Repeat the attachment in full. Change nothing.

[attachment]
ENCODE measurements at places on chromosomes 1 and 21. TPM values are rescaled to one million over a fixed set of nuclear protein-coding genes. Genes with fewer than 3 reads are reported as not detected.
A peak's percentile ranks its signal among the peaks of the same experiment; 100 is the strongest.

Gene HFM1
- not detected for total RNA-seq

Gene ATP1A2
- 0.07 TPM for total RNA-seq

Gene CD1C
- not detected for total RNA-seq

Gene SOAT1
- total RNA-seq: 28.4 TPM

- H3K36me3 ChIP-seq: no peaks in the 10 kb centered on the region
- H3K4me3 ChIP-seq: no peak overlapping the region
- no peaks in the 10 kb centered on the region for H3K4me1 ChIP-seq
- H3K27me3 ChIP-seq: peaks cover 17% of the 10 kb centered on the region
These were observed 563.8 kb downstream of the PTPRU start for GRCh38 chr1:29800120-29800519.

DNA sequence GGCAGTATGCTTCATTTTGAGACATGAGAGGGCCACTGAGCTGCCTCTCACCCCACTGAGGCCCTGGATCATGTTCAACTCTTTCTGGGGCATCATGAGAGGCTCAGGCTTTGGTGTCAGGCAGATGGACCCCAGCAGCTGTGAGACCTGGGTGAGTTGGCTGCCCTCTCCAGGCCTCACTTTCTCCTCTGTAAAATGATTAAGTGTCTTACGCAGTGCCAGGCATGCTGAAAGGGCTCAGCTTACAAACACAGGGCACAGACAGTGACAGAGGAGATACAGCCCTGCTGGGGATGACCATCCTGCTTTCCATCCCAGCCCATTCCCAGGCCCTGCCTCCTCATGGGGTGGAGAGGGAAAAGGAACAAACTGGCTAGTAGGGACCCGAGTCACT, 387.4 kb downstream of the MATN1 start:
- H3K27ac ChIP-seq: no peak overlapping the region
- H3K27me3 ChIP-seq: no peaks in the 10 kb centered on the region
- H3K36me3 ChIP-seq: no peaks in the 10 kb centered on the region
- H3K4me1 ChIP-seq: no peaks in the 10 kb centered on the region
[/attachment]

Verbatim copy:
ENCODE measurements at places on chromosomes 1 and 21. TPM values are rescaled to one million over a fixed set of nuclear protein-coding genes. Genes with fewer than 3 reads are reported as not detected.
A peak's percentile ranks its signal among the peaks of the same experiment; 100 is the strongest.

Gene HFM1
- not detected for total RNA-seq

Gene ATP1A2
- 0.07 TPM for total RNA-seq

Gene CD1C
- not detected for total RNA-seq

Gene SOAT1
- total RNA-seq: 28.4 TPM

- H3K36me3 ChIP-seq: no peaks in the 10 kb centered on the region
- H3K4me3 ChIP-seq: no peak overlapping the region
- no peaks in the 10 kb centered on the region for H3K4me1 ChIP-seq
- H3K27me3 ChIP-seq: peaks cover 17% of the 10 kb centered on the region
These were observed 563.8 kb downstream of the PTPRU start for GRCh38 chr1:29800120-29800519.

DNA sequence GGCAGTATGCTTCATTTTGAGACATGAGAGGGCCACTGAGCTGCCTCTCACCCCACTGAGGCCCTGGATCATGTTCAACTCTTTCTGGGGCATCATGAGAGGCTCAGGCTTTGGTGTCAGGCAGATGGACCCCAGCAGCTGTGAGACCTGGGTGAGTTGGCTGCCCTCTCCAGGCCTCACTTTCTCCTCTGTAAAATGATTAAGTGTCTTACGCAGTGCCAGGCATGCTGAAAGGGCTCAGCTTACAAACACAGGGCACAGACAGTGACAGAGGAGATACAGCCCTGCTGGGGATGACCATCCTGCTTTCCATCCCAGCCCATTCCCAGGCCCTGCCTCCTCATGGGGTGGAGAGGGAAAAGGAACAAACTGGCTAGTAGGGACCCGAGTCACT, 387.4 kb downstream of the MATN1 start:
- H3K27ac ChIP-seq: no peak overlapping the region
- H3K27me3 ChIP-seq: no peaks in the 10 kb centered on the region
- H3K36me3 ChIP-seq: no peaks in the 10 kb centered on the region
- H3K4me1 ChIP-seq: no peaks in the 10 kb centered on the region